I did a guest post for the blog site of the Australian Broadcasting Corporation on the topic of ratings agencies, their quasi-official role in regulating investment, and their recent catastrophic failures. I’ve reposted it over the fold – the examples are Australian, but many of the points are more general.
The present financial crisis is notable for the lack of high-profile villains upon whom blame can be pinned. There is no obvious Enron or Long Term Capital Management. Rather, the entire financial system has failed, and the checks and balances that were supposed to prevent such failure have proved useless.
Among the most prominent checks and balances are private sector ratings agencies, of which the most prominent are Moody’s, Standard & Poor’s, and Fitch. Although these agencies claim only to offer opinions, and therefore to fall under the protection of the First Amendment to the US constitution, they have long-held quasi-official status.
All sorts of bodies, such as local councils, are required by law, in Australia and other countries, to invest only in assets rated as AAA (or sometimes as A or above) by these agencies. In effect, we have outsourced a large part of our financial regulation to foreign companies that offer no guarantee of their own reliability.
As councils in Australia, and many others investors have found, relying on a AAA rating can be a road to disaster. For example, Wingecarribee Shire Council in New South Wales, operating under rules that specifically enshrined Moody’s and Standard & Poor’s ratings, invested in AAA-rated collateralized deposit obligations sold by Lehman Brothers. The investments are now just about worthless, and the Council’s attempts to recover its money seem doomed, now that Lehmans itself is bankrupt. Thousands of AAA-rated investments and tens of thousands of investors have experienced similar outcomes.
There are a number of explanations for the failure of the ratings agencies. First, like most participants in global financial markets, they have shown themselves to be subject to the euphoria that is associated with a booming market, and the prosperity it brings to the financial sector. Second, they are subject to inherent conflicts of interest, since the issuers of financial securities pay to have them rated.
Third, and most importantly, they have a long-standing bias against the public sector. This is reflected in the fact that state and local governments, which rarely default on their debt, are assessed far more stringently than corporate issuers. In the last year, thousands of private-sector securities issued with AAA ratings have been downgraded to junk, and many have subsequently gone into default.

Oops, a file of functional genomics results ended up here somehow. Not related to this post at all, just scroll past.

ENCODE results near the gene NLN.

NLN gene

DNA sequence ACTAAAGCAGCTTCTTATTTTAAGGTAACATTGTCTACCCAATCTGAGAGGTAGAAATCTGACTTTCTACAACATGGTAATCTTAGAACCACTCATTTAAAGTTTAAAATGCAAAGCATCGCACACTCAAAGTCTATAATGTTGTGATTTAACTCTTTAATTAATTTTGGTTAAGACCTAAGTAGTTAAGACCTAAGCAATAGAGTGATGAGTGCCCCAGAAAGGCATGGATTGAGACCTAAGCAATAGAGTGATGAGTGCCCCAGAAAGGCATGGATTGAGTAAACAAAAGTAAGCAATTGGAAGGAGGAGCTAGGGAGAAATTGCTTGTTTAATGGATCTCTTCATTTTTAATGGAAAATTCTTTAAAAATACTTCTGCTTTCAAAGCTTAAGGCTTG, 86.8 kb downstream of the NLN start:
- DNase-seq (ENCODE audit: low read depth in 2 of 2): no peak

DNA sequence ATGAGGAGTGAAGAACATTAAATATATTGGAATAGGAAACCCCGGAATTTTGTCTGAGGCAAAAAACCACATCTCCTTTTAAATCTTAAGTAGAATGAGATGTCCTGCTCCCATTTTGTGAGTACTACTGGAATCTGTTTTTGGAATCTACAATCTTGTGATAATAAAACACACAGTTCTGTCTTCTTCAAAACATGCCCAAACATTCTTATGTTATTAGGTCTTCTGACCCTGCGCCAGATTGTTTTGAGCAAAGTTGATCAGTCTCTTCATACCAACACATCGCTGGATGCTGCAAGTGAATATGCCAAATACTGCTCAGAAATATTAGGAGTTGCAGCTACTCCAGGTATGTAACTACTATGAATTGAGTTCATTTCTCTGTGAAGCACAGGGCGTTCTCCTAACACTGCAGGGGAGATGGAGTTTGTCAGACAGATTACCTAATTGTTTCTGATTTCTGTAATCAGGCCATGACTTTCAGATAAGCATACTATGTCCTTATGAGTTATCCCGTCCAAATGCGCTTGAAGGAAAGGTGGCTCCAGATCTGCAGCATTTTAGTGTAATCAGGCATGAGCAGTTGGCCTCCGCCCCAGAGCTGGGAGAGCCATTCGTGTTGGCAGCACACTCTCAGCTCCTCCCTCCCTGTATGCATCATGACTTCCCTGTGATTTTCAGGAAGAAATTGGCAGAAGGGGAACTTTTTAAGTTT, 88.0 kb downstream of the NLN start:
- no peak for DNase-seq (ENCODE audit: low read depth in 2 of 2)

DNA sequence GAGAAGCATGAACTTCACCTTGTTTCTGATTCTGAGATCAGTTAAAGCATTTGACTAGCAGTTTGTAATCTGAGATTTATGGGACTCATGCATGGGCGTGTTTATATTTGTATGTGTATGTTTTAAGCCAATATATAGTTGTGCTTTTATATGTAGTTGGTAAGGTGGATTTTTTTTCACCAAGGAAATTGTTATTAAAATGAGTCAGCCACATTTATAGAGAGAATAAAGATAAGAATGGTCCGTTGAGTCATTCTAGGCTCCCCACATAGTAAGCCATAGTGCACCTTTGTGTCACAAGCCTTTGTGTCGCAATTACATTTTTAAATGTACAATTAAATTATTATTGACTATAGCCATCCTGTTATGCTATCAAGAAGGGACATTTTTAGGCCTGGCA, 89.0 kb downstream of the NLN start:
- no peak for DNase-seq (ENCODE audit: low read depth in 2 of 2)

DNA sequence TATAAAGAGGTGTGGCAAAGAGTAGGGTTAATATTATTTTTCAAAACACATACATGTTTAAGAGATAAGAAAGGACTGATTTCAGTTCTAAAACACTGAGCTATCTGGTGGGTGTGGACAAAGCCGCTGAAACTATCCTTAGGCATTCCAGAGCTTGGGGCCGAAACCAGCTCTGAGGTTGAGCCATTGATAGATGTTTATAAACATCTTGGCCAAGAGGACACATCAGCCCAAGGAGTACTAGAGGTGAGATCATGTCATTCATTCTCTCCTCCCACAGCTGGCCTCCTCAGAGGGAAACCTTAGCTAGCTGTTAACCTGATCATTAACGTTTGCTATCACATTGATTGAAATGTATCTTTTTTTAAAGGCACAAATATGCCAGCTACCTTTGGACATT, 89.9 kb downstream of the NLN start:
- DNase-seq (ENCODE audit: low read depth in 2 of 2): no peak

By contrast, defaults on government debt have remained rare. One effect of the differential ratings practices of the agencies is that government borrowers have been forced to seek insurance from bond insurance companies such as AMBAC that are, in reality, less sound than the governments they are insuring.
In Australia, despite the fact that no state or national government has ever defaulted*, the agencies regularly threaten the withdrawal of AAA ratings if governments invest in infrastructure assets. One result has been the push to rely on private financing, through Public Private Partnerships (PPPs). It seems likely now that many of the private partners in these deals will fail, and that the government will be left to clean up the mess.
In the current environment, assessing the soundness of public investments, and certifying the security of public debt, is too important a task to be left to private firms. The Australian government should establish an independent body to undertake these vital regulatory tasks for the domestic markets. As part of the new financial architecture that must emerge from the current crisis, a similar body needs to be established internationally, through co-operation among central banks.
The ratings agencies have failed to do their job. If they can persuade private firms to overlook this failure, and take notice of their opinions, that is all well and good. But they should no longer be given the backing of governments, and their ratings should not be treated as relevant information for the purposes of financial regulation or public policy.
- The Lang government in New South Wales stopped interest payments on bonds during the Depression, but the Federal government stepped in and made the payments. From the point of view of bondholders, this episode shows that state governments are even better risks than their balance sheets would indicate.